This past summer, box office analysts all over the galaxy blamed Solo’s disappointing earnings on poor marketing and oversaturation of Star Wars movies. Personally, I believe these theories are (and forgive my French) a whole lot of hooey. The problem with Star Wars these days is that there are too many new ideas, new characters. Why enjoy something fresh and exciting and possibly even challenging, when you can watch the same old thing over and over?
With this in mind, I’m sure you will agree that what Star Wars truly needs is a remake. Search your feelings. You will know it to be true. You probably already know what film I’m going to recommend that they reimagine, and that is the beloved sequel to A New Hope.
I am, of course, speaking of The Star Wars Holiday Special.
This made-for-TV movie honestly has everything you could ask for in a holiday special: There’s Bea Arthur pouring an alcoholic beverage into a man’s open cranium, Luke Skywalker wearing more eyeliner than Billie Joe Armstrong circa 2004, an elderly wookiee watching VR porn while suggestively waggling his lower lip. If all that doesn’t speak to the spirit of the holiday season, I don’t know what does. As a world-renowned remake enthusiast, I feel that I would be remiss not to stand up here on my digital bully pulpit and tell you what the new Star Wars Holiday Special should be like.
In the original SWHS, the audience gets to spend some quality time with Chewbacca’s family in their treehouse on Kashyyyk. The wookiees are fun and a little wacky, and they scream at each other for an hour and a half without any subtitles. While this is all well and good, I think we should change things up somewhat and focus on the family of another popular character. Picture this: A decrepit Jar Jar Binks and his loved ones cluster together in their underwater living pod, yammering at each other in Old Gungan, roasting Nabooian chestnuts and luminescent worms on an open fire.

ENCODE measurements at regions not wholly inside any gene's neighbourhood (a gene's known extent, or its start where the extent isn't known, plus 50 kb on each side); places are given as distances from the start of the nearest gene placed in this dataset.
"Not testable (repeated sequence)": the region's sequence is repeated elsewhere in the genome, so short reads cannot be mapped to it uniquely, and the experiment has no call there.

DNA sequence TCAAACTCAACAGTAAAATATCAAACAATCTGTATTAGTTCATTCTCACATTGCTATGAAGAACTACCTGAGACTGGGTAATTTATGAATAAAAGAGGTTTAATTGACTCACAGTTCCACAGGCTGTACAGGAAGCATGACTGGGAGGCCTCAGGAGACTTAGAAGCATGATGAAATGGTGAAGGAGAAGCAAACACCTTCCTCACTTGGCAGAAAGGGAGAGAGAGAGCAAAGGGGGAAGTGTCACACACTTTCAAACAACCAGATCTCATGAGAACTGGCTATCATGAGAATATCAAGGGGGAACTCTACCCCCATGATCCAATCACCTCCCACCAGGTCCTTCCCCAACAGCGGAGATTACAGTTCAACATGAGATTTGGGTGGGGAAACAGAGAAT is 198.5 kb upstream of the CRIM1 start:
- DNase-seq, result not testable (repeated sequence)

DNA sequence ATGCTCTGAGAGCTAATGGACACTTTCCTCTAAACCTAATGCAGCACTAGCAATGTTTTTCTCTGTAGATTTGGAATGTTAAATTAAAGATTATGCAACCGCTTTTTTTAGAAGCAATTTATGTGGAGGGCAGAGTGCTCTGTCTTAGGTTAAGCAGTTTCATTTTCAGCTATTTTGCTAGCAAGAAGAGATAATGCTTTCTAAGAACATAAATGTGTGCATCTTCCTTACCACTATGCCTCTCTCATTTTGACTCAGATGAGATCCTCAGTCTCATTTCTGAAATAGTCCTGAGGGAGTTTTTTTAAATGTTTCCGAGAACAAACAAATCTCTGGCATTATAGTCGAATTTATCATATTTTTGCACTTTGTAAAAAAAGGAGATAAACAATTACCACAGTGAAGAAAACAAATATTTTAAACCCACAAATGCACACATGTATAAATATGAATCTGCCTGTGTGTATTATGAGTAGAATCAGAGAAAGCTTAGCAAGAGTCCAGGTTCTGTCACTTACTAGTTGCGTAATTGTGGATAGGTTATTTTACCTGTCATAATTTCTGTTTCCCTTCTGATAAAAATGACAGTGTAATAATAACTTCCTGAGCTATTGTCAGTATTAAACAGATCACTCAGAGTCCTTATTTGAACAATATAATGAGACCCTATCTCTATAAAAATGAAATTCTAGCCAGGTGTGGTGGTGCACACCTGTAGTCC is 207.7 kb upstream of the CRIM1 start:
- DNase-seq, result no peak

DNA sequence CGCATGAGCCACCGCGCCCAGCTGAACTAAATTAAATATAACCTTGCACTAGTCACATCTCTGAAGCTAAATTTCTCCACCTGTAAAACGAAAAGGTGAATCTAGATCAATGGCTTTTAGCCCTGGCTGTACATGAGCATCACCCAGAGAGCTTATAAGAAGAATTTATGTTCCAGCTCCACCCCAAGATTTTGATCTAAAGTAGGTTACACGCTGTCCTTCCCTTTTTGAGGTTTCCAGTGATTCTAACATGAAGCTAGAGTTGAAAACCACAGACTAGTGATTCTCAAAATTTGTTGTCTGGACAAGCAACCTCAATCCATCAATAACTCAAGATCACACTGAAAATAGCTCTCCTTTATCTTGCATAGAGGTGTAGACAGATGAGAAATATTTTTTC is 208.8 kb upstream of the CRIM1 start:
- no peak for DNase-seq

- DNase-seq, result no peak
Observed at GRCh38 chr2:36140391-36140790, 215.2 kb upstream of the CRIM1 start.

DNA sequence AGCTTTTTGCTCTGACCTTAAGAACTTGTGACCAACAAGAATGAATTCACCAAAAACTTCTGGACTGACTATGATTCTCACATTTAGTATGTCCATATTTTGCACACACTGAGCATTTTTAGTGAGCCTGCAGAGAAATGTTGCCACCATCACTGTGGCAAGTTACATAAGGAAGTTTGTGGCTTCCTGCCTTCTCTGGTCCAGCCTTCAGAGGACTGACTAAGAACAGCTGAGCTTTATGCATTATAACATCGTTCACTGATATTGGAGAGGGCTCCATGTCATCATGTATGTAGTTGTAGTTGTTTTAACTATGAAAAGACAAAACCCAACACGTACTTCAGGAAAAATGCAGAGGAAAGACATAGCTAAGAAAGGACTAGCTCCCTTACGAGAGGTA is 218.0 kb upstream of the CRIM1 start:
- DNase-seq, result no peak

The 1978 holiday special centers around a wookiee celebration known as “Life Day,” which is a thinly veiled analogue for Christmas. The final scene of the movie even shows Chewie’s family sitting together for Christmas dinner, holding hands and bowing their heads in prayer. My suggestion for the remake would be to take this blatant celebration of space-Xmas to the next level.
Let’s show Jar Jar and his grandchildren, Bong Bong and Jim Jam, decorating a Christmas tree with starfish and singing carols about an amphibious baby Jesus. Bong Bong will attempt to leave out green thala-siren milk and crustacean-chip cookies for Santa, only to have the entire feast swiftly devoured by old grandpappy Jar Jar. The miserly old Gungan will show no remorse, even after the entire family exclaims, “How wude!” In order to learn his lesson, Jar Jar will be visited by the Force ghosts of Christmas past, present, and future. By the end of these spectral proceedings, we’ll find Jar Jar staring in horror at his own grave, as he whispers to the figure of Death beside him, “Ani, meesa will change.” If the filmmakers play their cards right, this new Star Wars Holiday Special could become a classic that’s aired every December, in between A Charlie Brown Christmas and It’s a Wonderful Life.